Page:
The Vumba Botanical Gardens and Reserve, located 32 kilometres from Mutare, are established on a portion of the farm formerly known as Manchester.
The nucleus of the combined area was bought by Government from Mr. F.J. Taylor in 1957 and was proclaimed a National Park in 1958. In 1960, the name of the Gardens was changed to Vumba National Park and again in 1975 to the present Vumba Botanical Garden.
Manchester Farm, situated in the Vumba Mountains, was initially bought in 1926 by the late Mr. F.J. Taylor, a Mutare businessman who at one time was the Mayor of Umtali (now Mutare). He developed it as a weekend proposition and his wife started a garden by removing the raw bush, but preserving the indigenous trees. In 1940, shortly before he retired from business, Mr. Taylor built a dam on the farm. Mrs. Taylor soon converted it to cover about 1.5 hectares. Friends and casual visitors enthused over the Taylor's garden and persuaded them to open it to the public.
Known as Manchester Park then, the Gardens became a tourist attraction and were visited by many thousands during and after World War II. Today several thousand people visit the Gardens annually from every corner of the globe.
On Mrs. Taylor's death in 1954, her husband continued maintaining the Gardens although he had been crippled with arthritis. With the passage of time, he realised that the task was beyond him and he therefore agreed to sell 201 ha of Manchester Park, the remnant of the original Manchester Farm, to the Government. Of the 201 hectares, 42 hectares have been declared a Botanical Reserve and the other 159 hectares a Botanical Garden.
Flora and Fauna
The well-wooded Park includes 159 hectares of landscaped gardens built around perennial streams which form a small lake. Sheltered walks between indigenous fern trees lead to displays of banked hydrangeas, proteas and azaleas, begonias, lilies, aloes, fuchsias, cycads and many other species.
A network of footpaths that enable visitors to explore the interior of the Botanical Reserve has been opened. The Reserve is well endowed with indigenous orchids and ferns. In the Botanical Garden there are sheltered walks between the stately indigenous tree ferns and azaleas. Strategically positioned flower beds are encountered as one leisurely takes stock of the Gardens. A superb collection of both the winter/spring and summer flowering varieties has been assembled for the visitors' enjoyment throughout the year. To complement the annuals, an herb garden, some roses, proteas, fuchsias, cycads, tea bushes, aloes, camellia, and palm sections have been set up.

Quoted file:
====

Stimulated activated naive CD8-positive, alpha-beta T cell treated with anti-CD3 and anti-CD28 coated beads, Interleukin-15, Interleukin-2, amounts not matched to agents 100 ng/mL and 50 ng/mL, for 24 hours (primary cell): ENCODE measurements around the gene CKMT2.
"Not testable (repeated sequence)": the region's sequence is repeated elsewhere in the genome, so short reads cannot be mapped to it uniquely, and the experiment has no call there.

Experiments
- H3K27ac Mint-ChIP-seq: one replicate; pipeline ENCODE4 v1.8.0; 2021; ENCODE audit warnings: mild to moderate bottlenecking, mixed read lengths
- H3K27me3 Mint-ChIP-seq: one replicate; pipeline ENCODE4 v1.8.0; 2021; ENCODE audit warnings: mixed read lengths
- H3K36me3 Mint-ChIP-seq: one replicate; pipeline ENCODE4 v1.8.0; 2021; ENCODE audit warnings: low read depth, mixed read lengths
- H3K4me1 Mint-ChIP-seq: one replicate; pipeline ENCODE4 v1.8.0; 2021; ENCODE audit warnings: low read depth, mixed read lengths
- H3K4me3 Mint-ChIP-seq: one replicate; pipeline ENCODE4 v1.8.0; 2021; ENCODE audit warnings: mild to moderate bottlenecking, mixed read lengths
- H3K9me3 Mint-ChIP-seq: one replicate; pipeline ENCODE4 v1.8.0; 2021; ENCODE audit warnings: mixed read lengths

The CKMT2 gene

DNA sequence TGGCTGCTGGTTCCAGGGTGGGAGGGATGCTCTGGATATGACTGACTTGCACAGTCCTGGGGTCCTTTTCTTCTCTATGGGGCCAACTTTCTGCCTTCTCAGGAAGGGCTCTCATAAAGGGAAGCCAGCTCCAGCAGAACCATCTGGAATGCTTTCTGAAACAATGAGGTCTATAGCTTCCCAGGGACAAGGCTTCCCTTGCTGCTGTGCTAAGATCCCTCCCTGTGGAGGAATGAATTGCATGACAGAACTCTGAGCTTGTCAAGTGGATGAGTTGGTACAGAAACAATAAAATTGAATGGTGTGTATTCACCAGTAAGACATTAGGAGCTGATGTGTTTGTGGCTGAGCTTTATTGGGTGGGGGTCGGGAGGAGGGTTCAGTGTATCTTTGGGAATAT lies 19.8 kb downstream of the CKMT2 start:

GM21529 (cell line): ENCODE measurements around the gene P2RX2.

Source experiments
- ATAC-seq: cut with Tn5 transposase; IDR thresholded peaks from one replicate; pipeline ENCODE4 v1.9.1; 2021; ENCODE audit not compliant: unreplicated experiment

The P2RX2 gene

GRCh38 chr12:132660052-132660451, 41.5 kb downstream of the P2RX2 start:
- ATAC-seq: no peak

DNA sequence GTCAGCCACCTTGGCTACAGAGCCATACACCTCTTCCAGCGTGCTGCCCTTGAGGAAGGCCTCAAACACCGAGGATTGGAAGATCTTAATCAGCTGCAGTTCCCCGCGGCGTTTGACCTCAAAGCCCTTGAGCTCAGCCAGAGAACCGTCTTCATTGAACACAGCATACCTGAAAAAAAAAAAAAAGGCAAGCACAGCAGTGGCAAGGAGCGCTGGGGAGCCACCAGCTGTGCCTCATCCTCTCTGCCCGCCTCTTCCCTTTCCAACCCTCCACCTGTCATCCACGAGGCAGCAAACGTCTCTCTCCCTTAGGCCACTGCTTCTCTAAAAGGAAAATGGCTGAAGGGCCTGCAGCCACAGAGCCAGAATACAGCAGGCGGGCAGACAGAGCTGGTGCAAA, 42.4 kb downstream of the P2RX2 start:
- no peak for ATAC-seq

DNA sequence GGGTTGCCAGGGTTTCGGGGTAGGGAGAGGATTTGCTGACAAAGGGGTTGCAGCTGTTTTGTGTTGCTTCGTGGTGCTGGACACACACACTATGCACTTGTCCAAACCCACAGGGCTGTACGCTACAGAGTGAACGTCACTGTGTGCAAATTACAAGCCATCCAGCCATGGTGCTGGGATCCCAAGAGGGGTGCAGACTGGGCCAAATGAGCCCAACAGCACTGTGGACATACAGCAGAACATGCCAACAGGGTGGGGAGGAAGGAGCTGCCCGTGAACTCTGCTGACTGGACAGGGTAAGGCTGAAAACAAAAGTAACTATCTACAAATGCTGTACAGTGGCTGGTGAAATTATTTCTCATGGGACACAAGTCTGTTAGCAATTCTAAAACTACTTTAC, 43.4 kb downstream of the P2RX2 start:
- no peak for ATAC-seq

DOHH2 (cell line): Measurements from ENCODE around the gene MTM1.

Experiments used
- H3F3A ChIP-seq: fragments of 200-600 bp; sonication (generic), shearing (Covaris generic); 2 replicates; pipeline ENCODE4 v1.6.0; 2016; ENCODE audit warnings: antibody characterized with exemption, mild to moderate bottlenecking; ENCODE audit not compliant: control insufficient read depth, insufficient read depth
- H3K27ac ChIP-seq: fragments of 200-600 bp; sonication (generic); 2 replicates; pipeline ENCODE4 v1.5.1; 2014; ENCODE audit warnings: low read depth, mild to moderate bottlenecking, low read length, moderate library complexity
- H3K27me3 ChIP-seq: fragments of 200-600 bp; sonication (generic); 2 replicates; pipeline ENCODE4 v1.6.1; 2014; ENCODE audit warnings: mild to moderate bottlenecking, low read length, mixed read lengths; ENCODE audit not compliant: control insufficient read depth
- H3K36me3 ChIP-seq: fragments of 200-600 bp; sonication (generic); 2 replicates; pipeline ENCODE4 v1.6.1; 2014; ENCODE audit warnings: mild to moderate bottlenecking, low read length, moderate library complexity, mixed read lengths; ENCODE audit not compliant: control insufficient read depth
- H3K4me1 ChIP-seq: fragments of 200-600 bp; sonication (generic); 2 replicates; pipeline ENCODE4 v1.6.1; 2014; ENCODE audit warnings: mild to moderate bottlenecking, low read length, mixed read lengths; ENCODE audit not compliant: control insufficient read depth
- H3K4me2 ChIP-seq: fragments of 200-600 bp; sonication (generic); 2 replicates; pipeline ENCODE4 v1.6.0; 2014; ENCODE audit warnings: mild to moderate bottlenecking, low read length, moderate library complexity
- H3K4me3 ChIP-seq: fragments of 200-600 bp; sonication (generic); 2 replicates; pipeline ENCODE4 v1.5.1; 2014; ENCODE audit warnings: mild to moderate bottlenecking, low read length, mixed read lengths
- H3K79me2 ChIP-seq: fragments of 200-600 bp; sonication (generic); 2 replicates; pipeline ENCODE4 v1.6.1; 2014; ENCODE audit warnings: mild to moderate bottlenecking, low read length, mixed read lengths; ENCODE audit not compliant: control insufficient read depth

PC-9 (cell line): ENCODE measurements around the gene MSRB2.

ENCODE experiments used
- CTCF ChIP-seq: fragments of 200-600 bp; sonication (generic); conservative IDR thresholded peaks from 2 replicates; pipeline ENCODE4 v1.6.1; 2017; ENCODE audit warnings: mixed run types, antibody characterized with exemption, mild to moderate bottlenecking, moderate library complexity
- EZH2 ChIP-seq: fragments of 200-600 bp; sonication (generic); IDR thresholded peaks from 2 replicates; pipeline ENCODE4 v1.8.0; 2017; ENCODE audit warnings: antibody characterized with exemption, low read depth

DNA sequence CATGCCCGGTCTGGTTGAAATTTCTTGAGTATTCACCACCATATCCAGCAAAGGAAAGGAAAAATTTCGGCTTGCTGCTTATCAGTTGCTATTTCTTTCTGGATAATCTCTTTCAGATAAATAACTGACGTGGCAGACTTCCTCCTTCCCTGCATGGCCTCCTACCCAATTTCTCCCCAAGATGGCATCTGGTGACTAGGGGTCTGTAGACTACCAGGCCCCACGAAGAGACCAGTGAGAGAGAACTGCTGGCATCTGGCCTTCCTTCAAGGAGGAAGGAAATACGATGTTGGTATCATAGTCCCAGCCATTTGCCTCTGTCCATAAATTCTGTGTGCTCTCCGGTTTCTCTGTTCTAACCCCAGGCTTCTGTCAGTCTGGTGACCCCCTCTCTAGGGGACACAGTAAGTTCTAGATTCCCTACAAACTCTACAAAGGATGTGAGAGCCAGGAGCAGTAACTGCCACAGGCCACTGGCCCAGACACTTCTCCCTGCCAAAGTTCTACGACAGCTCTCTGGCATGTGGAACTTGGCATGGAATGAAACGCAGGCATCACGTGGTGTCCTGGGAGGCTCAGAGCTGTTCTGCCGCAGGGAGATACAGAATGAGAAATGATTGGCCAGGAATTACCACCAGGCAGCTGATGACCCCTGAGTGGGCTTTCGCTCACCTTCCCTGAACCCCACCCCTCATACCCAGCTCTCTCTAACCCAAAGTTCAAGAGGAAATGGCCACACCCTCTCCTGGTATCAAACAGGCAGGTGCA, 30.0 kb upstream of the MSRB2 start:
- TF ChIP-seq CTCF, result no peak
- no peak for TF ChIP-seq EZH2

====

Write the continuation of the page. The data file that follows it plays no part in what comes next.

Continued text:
The birdlife around the Garden and in the Reserve attracts a number of visitors. Several species of birds can be recorded whilst strolling along the many footpaths. Also found in large numbers is the Samango monkey which is endemic to the Eastern Highlands.
The self-catering lodges in the Garden are very popular with visitors to the area.
A camp site with ablution blocks with hot and cold water systems is available in the Garden.
The caravan sites with beautiful panoramic views and electric power points also have water borne sanitation.
A tea room offering refreshments is found in the middle of the Gardens. The shop is open daily weather permitting. Light meals can also be provided on request including cakes and vegetarian dishes.
The swimming pool is located by the camping site.
At nearby hotels, a number of activities can also be carried out. Provisions can be found from the nearby shops or hotels in the vicinity. The Leopard Rock, one of Zimbabwe's finest hotels provides riding, golfing, tennis and other holiday activities.
Attractions & Activities
Why Visist Vumba?
How to get to Vumba Botanical & Reserve
The road winds up through steep mountains, heavily clothed with Msasa trees, which present a brilliant tapestry of reds, yellows and rich olive greens in the Zimbabwean spring. The road from Mutare is tarred as far as Cloudlands, 17,7 kilometres from Mutare. At Cloudlands, you turn right on to a gravel road then travel for about 15 kilometres to the Park.